I drove onto Judy and Dave’s property. I didn’t see his truck, so I figured he’d gone to Mo’s. I presumed I’d have time to talk to Judy, to convince her that my appearance could begin a new life for her, that she’d go to a shelter while she divorced the bastard, or failing that, that I would convince Dave to get some help.

How wrong I could be. I parked, got out, knocked on the front door and after a few moments the door opened a few inches.

“Surprise!” I cried and threw my arms up. Then I saw Judy as the early afternoon light settled on her features. Blood moved slowly down her cheeks and I saw welts on her once pretty face. My face got hot and my rage became a force of nature. I pushed into Judy’s house without thinking.

Jake, NO!” she yelled. Just then she was yanked violently out of sight. Dave hulked into the doorway. Damn it, Maeve did call her after all. I backed up fast.

“So, you little piss-ant,” Dave started, “you’re going to do what to me?” In his hand he held an eight-inch kitchen knife. “I think I’ll cut you up, asshole.”

With that he lunged, the knife aimed for my stomach. If my adrenaline hadn’t been working overtime from the moment I saw Judy—his mistake—he would have impaled me and game over. I jerked backwards and twisted to the side, grabbed his arm at the wrist with my left hand and pulled hard. Not expecting it, Dave’s considerable bulk came through the doorway and his foot caught on the threshold. He crashed face down on the dirt. He still had the knife.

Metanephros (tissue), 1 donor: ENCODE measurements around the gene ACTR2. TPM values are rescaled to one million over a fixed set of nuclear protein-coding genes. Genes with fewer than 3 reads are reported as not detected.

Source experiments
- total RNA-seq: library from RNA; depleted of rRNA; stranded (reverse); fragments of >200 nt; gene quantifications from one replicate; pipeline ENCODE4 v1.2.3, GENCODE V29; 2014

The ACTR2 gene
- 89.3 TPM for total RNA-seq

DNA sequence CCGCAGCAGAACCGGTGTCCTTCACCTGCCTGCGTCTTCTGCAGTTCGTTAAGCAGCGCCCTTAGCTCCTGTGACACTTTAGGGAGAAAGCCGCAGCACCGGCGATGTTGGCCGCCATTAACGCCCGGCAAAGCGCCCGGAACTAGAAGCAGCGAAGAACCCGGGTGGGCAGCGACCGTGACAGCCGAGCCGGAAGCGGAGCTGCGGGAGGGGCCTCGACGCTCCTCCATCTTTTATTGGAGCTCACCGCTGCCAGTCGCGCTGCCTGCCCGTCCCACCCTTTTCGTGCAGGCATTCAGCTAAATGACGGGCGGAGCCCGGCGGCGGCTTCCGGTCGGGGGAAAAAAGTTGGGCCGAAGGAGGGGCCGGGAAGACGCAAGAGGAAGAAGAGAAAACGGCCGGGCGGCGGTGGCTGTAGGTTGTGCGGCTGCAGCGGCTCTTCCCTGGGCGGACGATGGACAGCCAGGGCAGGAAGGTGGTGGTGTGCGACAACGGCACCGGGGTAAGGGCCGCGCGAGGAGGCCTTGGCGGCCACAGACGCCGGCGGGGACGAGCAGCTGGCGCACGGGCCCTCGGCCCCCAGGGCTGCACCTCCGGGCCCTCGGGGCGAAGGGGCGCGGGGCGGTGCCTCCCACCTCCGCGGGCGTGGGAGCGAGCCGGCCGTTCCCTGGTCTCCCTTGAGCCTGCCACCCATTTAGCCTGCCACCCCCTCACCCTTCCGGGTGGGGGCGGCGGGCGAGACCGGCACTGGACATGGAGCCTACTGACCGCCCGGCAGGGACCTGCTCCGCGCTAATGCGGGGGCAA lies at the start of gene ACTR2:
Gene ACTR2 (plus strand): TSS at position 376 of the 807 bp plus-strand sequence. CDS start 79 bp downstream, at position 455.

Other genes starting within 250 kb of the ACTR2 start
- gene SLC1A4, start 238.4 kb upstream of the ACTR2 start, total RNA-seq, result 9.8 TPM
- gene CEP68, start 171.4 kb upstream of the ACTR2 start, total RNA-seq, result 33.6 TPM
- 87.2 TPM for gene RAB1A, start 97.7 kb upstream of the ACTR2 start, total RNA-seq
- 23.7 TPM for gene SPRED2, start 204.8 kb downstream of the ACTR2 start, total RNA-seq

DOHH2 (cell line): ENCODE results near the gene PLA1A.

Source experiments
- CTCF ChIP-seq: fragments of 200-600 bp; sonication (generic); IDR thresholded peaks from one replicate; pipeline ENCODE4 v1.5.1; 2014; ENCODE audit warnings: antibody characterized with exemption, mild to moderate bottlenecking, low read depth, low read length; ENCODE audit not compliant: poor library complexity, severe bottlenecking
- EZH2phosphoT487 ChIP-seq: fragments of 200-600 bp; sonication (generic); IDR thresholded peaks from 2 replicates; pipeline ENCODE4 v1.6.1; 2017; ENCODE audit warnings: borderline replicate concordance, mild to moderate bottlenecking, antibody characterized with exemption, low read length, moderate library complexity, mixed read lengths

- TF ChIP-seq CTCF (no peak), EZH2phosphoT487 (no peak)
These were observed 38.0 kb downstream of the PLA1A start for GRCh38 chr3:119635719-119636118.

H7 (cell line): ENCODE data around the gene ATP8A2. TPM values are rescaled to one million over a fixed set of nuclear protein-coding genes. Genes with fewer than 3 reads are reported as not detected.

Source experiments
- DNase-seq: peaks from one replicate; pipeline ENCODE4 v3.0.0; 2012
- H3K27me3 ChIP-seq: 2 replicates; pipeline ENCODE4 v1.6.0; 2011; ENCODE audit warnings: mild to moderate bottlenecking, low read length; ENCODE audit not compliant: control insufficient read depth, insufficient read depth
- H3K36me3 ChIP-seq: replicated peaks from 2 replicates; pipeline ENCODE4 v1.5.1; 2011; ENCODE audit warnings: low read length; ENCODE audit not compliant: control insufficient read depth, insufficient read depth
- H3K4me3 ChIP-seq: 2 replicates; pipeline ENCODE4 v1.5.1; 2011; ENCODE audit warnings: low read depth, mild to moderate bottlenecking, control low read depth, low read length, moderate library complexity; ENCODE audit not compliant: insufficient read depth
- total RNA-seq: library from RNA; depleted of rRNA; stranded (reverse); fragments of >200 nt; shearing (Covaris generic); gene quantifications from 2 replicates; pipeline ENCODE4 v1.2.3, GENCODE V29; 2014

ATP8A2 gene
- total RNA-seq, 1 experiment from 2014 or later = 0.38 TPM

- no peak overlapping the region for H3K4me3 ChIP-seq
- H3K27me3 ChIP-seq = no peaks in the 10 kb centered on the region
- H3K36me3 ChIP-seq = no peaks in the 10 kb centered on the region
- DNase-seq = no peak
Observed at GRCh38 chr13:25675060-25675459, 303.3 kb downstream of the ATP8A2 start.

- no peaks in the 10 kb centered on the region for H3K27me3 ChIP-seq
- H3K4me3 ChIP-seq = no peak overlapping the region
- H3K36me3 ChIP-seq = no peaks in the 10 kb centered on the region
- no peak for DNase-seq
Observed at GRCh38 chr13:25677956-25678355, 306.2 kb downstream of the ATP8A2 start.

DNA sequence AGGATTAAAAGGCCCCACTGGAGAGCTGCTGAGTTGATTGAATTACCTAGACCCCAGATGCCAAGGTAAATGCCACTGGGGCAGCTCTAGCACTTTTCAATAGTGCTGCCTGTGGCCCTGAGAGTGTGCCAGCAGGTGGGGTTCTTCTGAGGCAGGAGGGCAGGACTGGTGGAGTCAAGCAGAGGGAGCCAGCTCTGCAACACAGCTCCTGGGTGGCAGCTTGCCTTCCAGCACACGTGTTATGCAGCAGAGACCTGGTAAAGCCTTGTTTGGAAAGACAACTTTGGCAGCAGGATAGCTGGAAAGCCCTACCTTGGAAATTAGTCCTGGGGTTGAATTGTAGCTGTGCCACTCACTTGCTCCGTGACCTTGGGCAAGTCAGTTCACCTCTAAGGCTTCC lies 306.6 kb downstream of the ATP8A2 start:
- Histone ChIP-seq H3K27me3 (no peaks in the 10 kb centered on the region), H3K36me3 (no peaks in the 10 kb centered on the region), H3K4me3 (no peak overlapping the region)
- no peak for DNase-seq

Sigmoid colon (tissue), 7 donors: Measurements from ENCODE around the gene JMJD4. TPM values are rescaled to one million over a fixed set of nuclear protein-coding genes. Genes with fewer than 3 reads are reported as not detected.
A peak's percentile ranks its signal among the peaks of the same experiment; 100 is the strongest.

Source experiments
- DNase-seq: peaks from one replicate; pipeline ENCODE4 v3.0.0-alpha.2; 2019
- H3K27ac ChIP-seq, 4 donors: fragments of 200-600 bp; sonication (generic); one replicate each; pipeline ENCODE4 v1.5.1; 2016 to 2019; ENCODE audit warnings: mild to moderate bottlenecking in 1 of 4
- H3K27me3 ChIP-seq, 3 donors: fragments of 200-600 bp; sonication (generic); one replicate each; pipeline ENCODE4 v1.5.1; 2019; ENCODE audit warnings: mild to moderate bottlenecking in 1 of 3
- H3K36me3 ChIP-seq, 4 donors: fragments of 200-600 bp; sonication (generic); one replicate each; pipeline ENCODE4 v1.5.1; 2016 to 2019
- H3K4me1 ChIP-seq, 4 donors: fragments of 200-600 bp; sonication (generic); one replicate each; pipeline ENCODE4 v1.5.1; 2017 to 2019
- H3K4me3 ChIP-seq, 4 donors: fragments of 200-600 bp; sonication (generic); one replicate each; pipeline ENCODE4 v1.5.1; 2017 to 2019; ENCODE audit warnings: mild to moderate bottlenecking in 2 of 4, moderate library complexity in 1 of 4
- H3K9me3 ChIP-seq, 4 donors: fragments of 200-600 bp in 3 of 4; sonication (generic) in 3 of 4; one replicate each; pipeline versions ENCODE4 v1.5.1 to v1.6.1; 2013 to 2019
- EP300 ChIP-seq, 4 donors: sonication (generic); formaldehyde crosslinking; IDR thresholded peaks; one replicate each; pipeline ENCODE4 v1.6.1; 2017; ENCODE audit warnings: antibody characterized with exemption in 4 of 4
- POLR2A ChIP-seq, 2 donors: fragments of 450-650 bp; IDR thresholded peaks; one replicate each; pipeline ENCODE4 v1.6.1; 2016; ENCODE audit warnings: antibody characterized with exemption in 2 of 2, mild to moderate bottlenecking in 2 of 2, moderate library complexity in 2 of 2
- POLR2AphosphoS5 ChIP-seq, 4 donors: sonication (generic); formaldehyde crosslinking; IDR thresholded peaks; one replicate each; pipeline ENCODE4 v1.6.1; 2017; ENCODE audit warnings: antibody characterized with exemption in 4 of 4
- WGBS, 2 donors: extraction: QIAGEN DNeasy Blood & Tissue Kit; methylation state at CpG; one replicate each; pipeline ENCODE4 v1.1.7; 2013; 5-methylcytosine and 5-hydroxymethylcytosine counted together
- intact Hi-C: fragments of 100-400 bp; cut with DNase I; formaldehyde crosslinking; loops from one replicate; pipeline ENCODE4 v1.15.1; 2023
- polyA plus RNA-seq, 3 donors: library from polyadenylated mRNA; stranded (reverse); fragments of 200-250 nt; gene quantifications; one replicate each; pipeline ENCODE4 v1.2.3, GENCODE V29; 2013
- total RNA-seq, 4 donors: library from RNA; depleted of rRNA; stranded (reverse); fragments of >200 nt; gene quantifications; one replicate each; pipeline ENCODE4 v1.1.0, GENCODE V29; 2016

With amazing forethought I’d worn heavy brogans for the confrontation. I stomped on his hand and he let go with a cry. I kicked the knife ten feet away. He started to rise. I had less than a couple of seconds to reach behind and pull my Smith and Wesson from my belt. I bent down, stuck it in his ear, hard, and shouted, “Move, you simpleton. All I want to do is to put a bullet in your brain!”

He deflated quickly. “You wouldn’t do that,” he said, but didn’t sound sure.

“Find out! Move, you bastard.” I called to Judy, who had appeared back in the doorway. “Are you through with this piece of trash now, Sis?” Rock.

“Yes I am. I’m calling the police, Jake.” In a few seconds Jake heard her talking to the resident Trooper. She hung up. Scissors.

“He’ll be here in five minutes, Jake.” Then she started to cry. Paper.


Aftermath is always anticlimax. I told the trooper I’d get Judy to the nearest medical facility and get her fixed up. Crowley led Dave away in cuffs. Judy agreed to testify against her husband.

I had to prove I had a carry permit in Pennsylvania. Trooper Crowley advised me that didn’t hold for Kansas, but considering the outcome, he wouldn’t give me grief about it.

“Lock it in your glovebox on the way home, okay?” I said okay.

After the police presence departed, and we were on the way to the Walk-in, Judy and I had a heart to heart. Judy wanted to stay in Susank. The trooper assured her Dave would not bother her again, that his next stop was the county jail and after that, someplace even more impressive.

Judy had decisions to make and plenty of time to make them. I’d better call home soon. I had a story to tell and a bit of forgiveness to ask for.

Views: 45


You need to be a member of Connecticut Authors and Publishers to add comments!

Join Connecticut Authors and Publishers

© 2020   Created by Peggy Gaffney.   Powered by

Badges  |  Report an Issue  |  Terms of Service